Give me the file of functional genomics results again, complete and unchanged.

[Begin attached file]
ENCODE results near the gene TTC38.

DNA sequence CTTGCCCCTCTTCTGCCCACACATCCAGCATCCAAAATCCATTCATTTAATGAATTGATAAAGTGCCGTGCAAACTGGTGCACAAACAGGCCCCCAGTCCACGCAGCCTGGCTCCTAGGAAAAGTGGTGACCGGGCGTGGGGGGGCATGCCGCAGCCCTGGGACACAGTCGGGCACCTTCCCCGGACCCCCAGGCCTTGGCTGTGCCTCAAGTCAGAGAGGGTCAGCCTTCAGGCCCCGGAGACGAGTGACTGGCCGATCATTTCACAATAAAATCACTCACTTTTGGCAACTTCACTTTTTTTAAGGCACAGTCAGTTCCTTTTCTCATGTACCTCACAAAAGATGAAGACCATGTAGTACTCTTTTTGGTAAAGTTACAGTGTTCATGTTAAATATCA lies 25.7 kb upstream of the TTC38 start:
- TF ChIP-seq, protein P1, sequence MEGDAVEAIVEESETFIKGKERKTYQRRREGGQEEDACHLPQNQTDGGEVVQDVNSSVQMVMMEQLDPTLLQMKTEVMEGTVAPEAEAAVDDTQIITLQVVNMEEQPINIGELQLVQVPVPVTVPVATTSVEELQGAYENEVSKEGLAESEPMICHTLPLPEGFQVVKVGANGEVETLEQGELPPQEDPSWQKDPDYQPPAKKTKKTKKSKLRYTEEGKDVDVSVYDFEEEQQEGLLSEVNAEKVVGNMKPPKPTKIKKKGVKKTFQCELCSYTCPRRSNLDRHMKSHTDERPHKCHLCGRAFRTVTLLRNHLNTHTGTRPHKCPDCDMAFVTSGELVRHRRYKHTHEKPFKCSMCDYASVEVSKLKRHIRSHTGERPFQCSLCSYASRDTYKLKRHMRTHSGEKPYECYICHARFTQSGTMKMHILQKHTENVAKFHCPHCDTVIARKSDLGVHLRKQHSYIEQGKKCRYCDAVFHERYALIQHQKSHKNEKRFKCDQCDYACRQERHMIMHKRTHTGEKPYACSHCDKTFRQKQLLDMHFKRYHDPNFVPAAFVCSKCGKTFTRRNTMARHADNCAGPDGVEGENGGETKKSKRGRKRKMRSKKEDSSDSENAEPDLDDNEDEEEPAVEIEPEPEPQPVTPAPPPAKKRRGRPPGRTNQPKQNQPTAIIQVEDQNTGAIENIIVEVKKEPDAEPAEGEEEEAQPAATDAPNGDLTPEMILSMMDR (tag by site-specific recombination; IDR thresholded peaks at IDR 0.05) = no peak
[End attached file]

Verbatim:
ENCODE results near the gene TTC38.

DNA sequence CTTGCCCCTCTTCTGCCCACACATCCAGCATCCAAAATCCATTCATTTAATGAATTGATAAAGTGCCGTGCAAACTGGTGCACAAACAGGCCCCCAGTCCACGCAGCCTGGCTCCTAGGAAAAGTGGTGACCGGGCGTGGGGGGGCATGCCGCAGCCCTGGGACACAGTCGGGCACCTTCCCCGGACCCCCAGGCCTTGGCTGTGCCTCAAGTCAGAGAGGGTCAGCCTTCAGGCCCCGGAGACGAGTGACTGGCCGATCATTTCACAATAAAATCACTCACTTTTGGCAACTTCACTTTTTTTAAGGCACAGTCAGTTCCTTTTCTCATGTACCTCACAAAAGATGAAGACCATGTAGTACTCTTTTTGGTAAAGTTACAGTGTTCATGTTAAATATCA lies 25.7 kb upstream of the TTC38 start:
- TF ChIP-seq, protein P1, sequence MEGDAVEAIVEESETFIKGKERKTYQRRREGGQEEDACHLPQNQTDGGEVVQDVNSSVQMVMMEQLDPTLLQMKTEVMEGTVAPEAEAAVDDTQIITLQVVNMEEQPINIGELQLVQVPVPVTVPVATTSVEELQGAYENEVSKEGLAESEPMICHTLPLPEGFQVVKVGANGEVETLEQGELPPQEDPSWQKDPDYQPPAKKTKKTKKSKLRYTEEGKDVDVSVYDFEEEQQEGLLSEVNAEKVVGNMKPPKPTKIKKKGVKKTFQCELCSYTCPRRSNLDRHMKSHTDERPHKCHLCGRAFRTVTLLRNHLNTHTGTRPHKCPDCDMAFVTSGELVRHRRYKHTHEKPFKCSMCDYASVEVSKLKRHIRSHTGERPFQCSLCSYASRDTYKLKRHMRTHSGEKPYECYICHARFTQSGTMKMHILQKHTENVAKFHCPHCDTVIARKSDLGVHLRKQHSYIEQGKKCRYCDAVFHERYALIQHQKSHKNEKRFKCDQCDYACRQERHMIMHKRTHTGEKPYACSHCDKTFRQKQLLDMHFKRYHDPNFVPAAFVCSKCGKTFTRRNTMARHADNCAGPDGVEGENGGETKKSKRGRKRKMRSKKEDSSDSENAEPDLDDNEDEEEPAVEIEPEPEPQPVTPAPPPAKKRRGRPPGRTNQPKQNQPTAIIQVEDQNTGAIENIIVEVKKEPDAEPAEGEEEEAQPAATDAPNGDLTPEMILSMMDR (tag by site-specific recombination; IDR thresholded peaks at IDR 0.05) = no peak